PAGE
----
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OPINION

Social Media Companies Profit From Your Addiction

Social Media Companies Profit From Your Addiction

Social Media Companies Profit From Your Addiction

LEON LI '26

Staff Writer

January 18, 2024

Shaye Lee '26

In the wake of the most recent All-School speaker’s warnings about social media, I felt morally obliged to help The Record jump aboard this anti-technology train. To start, let me make my opinion clear: social media is a superficial platform for social validation and that we should all stop funneling money into Mark Zuckerberg’s already-too-deep pockets.


 But we all know this. Anyone who has been on the internet—or taken a Human Development course, for that matter—knows that social media is bad for you. Excessive use has been linked to depression, anxiety, decreasing attention spans, insomnia, cyberbullying, and virtually any other form of mental/physical degradation you can think of. 


But like addicts hooked on a lethal drug, we continue to waste a significant portion of our day plugged into these platforms. This piece is less “me-expressing- my-opinion” and more “me-trying-to-persuade-you” to act upon what you already know. 


The primary business model for these companies is contingent upon creating addiction. It’s simple: the more time you spend on your phone, the more money they make. By compromising your own well-being, you’re ensuring that social media tycoons maintain billions of dollars in profit. These companies are intentionally preying on your psychological vulnerabilities to maximize both your addiction and their revenues. 


One of the first weaknesses they exploit is our craving for validation by others. Psychologist Mark Leary theorized that we wouldn’t willingly subject ourselves to the mental distress that accompanies a negative perception of ourselves unless there are benefits that somehow compensated for it. He thus proposed the existence of “a sociometer”: an unconscious measurement of “the degree to which people perceive they are relationally valued and socially accepted by other people.” 


Social media platforms force us to relinquish control over our sociometers to the social media companies, to like, comment, and tweet counters. Our self-esteem, then, is inevitably tied to arbitrary functions in these apps. Even though we often leave platforms with a lower sociometric reading, when we post or receive positive user feedback, our self-esteem goes up. We crave social validation so much that even its mere possibility can keep us endlessly scrolling, seeking our next fix. 


Companies use the power of the sociometer as the basis for their addictive technology. Platforms use the variable rewards schedule used by slot machines to addict users. For instance, the “pull to refresh” function on Instagram represents the online equivalent of pulling a lever to see what you win. Every single feature is specifically designed to make your experience resemble a game in which there are unpredictably delivered payouts. A tweet each time you get a new notification. A red heart every time you like a post. A small buzz every time someone tags or mentions you in a comment.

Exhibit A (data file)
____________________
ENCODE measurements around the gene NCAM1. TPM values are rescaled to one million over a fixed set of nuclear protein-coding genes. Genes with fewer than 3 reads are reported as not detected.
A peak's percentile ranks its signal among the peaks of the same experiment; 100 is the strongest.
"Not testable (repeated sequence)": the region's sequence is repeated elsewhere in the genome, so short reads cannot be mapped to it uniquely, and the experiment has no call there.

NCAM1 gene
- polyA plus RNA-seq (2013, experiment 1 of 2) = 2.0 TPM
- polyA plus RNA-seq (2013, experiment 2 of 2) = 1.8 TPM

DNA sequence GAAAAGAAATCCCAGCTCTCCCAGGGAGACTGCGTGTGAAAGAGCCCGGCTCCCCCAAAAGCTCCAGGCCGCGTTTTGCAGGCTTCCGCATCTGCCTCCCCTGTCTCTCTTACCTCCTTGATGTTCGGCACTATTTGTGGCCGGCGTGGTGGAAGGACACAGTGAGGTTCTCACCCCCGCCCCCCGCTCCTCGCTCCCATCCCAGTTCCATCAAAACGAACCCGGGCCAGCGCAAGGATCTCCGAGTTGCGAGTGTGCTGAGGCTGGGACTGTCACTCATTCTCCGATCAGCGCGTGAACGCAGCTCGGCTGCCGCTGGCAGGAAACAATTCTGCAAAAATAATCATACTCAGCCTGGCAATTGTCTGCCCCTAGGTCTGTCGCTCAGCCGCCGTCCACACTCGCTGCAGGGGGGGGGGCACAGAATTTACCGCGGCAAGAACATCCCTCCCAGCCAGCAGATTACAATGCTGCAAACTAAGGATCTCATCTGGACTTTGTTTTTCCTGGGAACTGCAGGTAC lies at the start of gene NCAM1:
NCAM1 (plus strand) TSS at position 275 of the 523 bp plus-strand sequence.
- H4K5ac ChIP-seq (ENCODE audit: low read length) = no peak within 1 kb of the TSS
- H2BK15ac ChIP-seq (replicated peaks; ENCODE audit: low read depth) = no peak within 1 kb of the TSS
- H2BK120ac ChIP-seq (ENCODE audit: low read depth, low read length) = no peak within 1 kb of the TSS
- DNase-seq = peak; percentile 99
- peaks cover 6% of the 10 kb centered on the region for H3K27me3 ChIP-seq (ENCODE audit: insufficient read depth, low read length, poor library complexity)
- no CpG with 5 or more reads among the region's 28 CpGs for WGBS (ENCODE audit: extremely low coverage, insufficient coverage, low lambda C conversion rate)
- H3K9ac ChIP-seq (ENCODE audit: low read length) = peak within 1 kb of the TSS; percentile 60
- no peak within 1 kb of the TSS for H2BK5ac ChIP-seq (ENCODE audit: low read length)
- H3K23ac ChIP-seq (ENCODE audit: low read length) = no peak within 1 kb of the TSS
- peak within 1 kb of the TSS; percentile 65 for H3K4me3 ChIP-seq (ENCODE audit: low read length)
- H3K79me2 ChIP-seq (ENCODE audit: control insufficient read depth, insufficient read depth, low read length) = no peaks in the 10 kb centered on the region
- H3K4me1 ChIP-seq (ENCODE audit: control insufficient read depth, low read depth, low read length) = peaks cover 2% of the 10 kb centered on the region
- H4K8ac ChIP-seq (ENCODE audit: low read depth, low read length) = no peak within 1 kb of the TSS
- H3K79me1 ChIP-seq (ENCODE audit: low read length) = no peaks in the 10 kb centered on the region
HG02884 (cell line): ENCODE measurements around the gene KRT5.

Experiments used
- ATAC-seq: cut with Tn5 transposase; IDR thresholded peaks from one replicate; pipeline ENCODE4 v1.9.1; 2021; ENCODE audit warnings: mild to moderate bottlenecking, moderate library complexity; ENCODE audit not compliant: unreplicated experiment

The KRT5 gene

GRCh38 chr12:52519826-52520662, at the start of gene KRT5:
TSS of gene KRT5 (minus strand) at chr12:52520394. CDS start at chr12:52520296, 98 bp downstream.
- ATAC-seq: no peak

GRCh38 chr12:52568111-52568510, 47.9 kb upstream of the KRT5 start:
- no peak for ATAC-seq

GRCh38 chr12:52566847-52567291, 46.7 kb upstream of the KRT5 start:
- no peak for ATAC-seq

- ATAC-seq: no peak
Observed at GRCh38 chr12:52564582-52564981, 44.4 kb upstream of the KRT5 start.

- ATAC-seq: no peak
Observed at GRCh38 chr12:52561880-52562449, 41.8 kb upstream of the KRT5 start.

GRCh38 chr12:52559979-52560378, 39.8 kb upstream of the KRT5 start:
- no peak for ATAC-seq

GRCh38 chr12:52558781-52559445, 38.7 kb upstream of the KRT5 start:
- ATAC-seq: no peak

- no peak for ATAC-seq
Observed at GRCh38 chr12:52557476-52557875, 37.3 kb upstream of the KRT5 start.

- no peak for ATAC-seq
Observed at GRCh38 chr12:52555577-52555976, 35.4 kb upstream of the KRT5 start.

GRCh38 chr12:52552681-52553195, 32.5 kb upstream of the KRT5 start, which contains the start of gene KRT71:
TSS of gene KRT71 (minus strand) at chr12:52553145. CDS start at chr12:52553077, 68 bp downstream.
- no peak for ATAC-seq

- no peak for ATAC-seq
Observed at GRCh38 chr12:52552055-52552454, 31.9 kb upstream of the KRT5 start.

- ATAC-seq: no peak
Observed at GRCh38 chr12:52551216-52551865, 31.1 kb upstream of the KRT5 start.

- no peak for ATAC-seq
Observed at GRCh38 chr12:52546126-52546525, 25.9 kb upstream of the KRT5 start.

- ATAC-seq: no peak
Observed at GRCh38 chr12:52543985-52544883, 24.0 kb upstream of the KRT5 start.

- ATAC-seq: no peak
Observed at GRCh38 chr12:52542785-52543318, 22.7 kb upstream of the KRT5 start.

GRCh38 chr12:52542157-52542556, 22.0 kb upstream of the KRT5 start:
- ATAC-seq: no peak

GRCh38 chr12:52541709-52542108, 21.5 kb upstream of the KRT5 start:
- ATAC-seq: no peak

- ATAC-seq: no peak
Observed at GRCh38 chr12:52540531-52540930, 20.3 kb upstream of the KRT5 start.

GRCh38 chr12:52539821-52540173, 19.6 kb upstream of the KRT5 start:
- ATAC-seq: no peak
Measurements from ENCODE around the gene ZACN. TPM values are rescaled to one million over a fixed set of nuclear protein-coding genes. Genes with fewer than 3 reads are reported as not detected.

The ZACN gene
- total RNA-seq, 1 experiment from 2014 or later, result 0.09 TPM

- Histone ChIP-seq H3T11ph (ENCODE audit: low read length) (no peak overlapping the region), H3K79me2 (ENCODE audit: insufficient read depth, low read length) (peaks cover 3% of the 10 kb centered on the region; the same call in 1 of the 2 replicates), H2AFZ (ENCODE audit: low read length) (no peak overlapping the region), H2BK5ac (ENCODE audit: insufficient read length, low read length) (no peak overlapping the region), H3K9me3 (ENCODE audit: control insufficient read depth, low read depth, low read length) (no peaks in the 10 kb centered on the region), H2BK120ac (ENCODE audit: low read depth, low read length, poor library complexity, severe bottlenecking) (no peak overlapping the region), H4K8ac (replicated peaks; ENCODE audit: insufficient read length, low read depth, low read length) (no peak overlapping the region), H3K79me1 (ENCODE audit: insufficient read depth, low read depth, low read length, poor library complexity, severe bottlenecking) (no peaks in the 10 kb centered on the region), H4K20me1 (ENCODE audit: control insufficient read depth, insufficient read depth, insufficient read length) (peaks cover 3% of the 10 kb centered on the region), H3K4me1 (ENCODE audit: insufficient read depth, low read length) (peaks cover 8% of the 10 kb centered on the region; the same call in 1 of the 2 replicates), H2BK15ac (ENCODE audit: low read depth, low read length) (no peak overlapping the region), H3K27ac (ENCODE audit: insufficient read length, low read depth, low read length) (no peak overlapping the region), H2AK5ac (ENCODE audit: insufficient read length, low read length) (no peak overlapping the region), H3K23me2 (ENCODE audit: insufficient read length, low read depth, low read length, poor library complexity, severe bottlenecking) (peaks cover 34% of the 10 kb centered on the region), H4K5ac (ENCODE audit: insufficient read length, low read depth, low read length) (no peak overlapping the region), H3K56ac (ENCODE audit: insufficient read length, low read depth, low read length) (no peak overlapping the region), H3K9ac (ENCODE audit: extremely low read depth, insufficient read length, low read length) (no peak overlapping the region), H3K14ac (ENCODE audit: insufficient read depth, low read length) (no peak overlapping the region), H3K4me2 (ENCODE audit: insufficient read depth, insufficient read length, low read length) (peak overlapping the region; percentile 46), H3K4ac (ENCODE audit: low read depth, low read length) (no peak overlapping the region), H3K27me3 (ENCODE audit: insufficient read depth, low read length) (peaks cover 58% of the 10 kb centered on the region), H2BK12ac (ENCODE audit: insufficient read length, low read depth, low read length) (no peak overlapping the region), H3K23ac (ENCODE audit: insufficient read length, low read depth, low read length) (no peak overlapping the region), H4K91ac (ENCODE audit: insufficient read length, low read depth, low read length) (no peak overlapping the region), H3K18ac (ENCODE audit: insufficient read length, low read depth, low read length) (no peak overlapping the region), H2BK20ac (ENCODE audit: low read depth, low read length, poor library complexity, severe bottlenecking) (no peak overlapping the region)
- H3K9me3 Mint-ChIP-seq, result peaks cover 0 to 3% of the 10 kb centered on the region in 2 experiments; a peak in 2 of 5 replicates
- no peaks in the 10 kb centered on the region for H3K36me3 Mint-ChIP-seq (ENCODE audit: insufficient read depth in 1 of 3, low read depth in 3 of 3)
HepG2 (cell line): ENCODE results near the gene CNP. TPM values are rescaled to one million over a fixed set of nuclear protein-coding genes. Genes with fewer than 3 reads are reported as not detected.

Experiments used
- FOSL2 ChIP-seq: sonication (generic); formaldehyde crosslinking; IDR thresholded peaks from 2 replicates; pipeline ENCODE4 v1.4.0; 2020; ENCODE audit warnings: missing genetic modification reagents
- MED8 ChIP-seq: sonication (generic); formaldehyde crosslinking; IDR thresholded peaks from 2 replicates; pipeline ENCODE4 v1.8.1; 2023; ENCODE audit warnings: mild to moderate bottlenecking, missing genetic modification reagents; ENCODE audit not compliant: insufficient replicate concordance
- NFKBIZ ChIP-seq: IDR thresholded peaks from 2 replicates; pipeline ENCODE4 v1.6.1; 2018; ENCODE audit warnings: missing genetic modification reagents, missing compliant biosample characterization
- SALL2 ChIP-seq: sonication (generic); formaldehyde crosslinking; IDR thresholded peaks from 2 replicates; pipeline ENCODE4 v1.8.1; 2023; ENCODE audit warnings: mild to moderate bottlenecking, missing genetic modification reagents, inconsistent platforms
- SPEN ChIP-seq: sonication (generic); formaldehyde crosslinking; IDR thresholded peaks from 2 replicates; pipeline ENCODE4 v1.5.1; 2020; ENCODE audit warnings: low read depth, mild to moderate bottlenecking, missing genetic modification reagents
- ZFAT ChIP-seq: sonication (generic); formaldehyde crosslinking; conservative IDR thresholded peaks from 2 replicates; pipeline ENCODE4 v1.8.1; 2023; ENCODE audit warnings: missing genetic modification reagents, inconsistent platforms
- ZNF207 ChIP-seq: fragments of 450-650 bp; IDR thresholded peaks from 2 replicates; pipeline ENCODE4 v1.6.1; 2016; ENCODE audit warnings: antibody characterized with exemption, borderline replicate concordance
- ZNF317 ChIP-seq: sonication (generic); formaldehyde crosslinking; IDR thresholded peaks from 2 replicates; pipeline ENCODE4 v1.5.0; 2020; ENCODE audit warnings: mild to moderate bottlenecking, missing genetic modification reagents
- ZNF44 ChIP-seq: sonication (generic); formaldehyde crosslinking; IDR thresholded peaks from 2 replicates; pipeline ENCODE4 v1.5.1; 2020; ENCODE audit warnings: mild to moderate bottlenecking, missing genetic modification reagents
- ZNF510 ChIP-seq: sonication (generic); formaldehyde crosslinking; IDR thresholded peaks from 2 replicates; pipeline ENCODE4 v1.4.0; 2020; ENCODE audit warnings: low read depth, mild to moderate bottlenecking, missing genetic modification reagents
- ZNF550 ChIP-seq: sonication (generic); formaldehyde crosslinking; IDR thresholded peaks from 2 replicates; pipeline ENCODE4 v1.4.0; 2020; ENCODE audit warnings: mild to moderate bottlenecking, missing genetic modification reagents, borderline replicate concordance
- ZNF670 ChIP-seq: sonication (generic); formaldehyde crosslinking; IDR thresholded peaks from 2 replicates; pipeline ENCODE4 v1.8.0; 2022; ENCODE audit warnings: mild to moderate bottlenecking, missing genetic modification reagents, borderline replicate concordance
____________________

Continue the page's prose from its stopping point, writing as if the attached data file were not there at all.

The cumulative effect of these unpredictable dopamine hits creates an addiction in which your mind conflates the thrill of “winning” (aka feeling socially validated) with the meaningless appearance of red hearts or banner notifications. The very existence of social media rewires your brain into producing small amounts of dopamine that shapes your behaviors and emotional responses. 


The invisibility of social media’s intervention makes addiction all the more dangerous. Although it’s easy to view “counters” (i.e. measurements of likes or comments) as objective portrayals of your social relevance, bear in mind that social media algorithms act as hidden mediators. It’s up to the platform to decide whether your post is put on the top of your friends’ feeds, whose story appears first in your lineup, and even the order in which your comments are displayed in that “view more comments” section. The difference between an upload going viral or disappearing is a matter of luck. 


The narrative surrounding social media too often neglects the most important reasons it is toxic. Sure, social media promotes false ideals of beauty and preys on the insecurities of young teens. But all of these features exist for one purpose: addiction. Every single second you spend on one of these platforms is another surrender to Silicon Valley capitalists. 


The system knowingly exploits our psychology and turns us into nothing more than mindless trolls: scrolling, liking, posting, feeling validated. Scrolling, liking, posting, feeling depressed. Recognizing the intentions behind its design is the first step to dismantling the iron fist of its influence.